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    Steiff Factory Building
    Translucent glass curtainwall in 1903

    by Scott Murray

    Due to its inherent relationship with the perception of manipulated light, the condition of translucency in architecture is often associated with primarily subjective aims: the creation of spectacle, affect, or atmosphere.

    Translucency also has the potential to address practical issues of function and technical performance in buildings of certain usage which may require, for instance, specific lighting conditions or degrees of privacy or publicity.

    The incorporation of translucent materials in the design of a building skin may therefore be related to program as much as (if not to the exclusion of) spectacle or aesthetic expression, phenomena which become by-products of the main intent.

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    In these types of buildings, the enclosure system may be read as an embodiment, or crystallization, of rational programmatic concerns, reflecting the fundamental importance of light in the activities taking place within and often accompanied by a prioritization of materiality and performance over form.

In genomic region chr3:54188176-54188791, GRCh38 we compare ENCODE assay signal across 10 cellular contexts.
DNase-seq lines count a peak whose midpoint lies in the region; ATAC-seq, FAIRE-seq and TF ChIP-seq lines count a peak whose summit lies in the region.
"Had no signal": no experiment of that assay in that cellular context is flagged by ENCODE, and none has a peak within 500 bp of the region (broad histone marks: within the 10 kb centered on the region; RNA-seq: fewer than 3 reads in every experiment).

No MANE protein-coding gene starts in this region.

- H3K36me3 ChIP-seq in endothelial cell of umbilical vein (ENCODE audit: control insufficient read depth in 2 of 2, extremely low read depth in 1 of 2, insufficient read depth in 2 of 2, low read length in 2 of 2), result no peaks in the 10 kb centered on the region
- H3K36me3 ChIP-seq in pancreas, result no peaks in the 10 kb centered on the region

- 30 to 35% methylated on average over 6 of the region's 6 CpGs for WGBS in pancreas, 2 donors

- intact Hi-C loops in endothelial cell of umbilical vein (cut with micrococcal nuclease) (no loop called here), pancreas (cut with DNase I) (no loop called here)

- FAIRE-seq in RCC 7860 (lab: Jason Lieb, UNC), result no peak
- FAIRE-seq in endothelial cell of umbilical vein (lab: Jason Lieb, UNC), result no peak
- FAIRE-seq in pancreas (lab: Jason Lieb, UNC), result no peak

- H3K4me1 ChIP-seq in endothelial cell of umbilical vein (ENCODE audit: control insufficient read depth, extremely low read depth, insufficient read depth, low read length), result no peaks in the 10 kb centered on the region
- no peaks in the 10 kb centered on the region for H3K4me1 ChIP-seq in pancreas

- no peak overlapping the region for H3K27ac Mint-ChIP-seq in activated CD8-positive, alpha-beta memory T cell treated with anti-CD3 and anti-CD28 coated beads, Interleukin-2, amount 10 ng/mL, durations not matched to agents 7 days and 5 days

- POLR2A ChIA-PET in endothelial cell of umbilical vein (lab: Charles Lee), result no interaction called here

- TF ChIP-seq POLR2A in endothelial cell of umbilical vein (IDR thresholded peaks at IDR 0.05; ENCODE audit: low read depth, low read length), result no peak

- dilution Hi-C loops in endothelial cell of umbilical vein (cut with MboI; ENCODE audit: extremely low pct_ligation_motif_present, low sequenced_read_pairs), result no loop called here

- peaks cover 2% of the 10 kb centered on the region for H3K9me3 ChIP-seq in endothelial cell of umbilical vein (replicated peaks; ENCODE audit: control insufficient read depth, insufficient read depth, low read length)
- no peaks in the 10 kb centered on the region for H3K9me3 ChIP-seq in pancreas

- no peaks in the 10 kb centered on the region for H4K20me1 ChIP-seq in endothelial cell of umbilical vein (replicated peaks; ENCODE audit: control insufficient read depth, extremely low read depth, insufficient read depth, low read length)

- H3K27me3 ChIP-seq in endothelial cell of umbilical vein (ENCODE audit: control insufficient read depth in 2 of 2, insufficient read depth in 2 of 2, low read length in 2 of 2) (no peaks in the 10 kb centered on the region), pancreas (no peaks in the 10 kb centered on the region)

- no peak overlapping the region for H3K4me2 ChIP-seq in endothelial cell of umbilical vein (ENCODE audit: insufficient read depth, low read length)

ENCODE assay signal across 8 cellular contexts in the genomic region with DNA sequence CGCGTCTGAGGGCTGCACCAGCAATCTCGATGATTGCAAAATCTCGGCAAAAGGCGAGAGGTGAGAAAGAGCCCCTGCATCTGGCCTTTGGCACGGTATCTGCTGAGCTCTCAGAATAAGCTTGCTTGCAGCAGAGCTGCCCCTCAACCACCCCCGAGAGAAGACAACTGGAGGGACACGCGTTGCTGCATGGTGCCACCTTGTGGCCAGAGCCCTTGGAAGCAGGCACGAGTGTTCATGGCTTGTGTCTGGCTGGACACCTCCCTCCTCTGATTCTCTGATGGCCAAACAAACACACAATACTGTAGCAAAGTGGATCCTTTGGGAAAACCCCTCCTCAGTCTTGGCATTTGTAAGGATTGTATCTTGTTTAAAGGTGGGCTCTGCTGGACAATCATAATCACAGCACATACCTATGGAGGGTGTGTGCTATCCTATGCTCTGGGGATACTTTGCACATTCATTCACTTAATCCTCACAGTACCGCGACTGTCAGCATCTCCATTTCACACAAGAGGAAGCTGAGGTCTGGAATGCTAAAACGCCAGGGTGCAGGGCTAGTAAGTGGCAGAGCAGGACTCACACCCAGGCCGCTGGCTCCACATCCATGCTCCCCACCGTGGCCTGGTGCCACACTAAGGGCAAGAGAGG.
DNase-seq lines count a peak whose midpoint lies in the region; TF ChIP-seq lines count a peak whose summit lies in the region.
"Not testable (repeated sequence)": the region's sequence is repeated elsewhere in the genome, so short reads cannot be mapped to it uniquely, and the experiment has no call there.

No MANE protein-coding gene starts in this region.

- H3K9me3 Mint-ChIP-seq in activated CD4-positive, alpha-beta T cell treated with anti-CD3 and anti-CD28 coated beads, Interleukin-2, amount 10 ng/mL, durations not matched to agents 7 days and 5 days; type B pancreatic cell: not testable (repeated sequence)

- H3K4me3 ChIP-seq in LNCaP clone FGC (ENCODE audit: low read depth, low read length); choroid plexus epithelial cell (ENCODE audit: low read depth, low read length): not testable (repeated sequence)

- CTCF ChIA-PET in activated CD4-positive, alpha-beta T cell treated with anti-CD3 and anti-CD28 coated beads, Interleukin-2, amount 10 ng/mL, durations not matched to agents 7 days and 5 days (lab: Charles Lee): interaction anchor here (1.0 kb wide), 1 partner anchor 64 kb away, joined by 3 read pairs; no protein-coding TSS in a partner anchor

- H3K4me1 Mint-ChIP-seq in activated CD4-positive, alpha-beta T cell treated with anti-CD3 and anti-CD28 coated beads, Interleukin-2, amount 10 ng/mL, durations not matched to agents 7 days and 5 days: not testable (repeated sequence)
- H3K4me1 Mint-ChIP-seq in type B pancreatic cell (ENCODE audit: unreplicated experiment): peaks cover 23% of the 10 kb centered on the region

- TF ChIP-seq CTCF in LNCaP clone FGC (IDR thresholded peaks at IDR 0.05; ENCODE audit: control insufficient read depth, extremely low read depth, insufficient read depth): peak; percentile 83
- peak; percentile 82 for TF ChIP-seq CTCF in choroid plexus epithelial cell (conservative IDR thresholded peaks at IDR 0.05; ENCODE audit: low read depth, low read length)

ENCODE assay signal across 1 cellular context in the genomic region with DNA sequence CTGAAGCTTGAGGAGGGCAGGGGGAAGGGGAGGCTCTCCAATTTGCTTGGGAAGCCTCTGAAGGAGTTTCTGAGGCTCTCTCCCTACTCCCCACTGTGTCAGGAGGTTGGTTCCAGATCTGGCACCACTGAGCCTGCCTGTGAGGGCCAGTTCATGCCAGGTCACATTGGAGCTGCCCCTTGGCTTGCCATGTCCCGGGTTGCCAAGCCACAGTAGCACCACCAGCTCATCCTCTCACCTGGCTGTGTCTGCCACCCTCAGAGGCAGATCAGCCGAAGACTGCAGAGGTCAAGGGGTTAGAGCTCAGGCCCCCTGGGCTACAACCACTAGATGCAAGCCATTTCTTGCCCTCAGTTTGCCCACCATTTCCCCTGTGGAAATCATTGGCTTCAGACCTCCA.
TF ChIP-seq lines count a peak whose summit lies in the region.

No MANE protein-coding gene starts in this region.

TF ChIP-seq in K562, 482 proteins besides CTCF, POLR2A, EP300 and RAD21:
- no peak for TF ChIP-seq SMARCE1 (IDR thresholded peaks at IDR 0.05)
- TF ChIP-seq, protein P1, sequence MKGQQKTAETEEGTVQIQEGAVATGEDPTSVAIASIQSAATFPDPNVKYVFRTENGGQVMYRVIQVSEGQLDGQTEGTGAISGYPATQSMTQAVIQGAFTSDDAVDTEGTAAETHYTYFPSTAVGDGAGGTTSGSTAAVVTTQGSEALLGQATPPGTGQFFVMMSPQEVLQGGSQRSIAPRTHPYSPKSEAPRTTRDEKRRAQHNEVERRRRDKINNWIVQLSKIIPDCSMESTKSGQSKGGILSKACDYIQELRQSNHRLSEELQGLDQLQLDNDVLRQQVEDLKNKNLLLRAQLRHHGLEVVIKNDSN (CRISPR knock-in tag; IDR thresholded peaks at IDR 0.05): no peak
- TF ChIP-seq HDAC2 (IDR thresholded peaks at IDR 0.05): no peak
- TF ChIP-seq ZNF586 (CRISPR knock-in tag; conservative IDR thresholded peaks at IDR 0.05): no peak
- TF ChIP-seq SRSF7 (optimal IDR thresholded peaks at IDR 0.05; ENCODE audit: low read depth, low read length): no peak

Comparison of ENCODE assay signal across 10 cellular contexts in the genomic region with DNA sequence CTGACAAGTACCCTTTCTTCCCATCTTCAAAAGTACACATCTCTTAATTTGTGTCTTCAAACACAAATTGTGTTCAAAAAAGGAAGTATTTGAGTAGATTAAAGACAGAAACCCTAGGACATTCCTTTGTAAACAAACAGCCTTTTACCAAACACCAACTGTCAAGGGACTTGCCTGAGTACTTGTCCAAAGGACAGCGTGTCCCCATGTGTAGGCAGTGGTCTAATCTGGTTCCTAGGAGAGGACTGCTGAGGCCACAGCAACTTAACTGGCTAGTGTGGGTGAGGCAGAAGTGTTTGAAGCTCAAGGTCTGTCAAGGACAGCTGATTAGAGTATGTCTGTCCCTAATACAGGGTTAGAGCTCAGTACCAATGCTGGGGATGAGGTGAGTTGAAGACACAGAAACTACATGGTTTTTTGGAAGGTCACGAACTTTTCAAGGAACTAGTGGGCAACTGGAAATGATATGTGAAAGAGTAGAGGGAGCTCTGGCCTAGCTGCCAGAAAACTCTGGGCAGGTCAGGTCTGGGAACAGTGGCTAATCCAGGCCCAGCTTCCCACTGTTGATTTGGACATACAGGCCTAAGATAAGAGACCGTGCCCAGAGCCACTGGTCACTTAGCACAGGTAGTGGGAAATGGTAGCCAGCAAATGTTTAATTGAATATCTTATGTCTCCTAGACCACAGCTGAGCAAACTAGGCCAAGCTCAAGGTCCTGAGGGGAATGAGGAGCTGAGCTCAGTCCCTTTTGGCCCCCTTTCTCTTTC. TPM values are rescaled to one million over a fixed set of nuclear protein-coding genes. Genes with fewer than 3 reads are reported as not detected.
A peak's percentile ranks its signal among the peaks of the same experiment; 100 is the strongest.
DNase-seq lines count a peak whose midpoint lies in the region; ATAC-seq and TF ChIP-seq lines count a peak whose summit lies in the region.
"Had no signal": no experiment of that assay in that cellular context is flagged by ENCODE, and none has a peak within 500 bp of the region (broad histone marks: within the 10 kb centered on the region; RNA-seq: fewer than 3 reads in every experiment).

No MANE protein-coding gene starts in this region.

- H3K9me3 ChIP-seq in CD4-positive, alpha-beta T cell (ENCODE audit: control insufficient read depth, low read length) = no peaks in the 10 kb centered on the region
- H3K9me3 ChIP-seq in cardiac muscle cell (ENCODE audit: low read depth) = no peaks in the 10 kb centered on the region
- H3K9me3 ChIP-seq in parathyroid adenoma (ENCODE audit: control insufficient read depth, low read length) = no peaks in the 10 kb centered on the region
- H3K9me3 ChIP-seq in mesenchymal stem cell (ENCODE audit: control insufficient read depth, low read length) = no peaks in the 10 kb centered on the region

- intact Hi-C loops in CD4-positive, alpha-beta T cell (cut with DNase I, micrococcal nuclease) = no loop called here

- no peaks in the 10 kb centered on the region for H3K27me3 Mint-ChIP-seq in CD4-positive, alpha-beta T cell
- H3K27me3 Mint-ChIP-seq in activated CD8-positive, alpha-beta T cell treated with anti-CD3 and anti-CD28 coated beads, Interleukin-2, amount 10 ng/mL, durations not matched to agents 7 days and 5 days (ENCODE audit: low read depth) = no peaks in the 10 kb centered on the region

Steiff Factory Building

    Among the many influential industrial buildings that contributed to the rise of modern architecture in the early twentieth century, the lesser-known Steiff Factory Building of 1903 stands out for its stunningly inventive translucent double-skin glass enclosure.

    This three-story loft structure, still standing today in Giengen, Germany, was built by the Steiff Company, a manufacturer of dolls and other toys, for purely utilitarian purposes: to provide flexible spaces for manufacturing with abundant natural light and a comfortable interior environment.   >>>

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    This article is excerpted from Translucent Building Skins: Material Innovations in Modern and Contemporary Architecture by Scott Murray, copyright © 2012, with permission of the publisher, Routledge.
     

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    Engineer Richard Steiff is credited with designing the strikingly original Steiff Factory Building, built in 1903 in Giengen, Germany.
    Photo: Courtesy Margarete Steiff GmbH Extra Large Image

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    The Steiff Factory Building, seen here in the left foreground, combines a steel structure with a double-skin glass facade.
    Photo: Courtesy Margarete Steiff GmbH Extra Large Image

     

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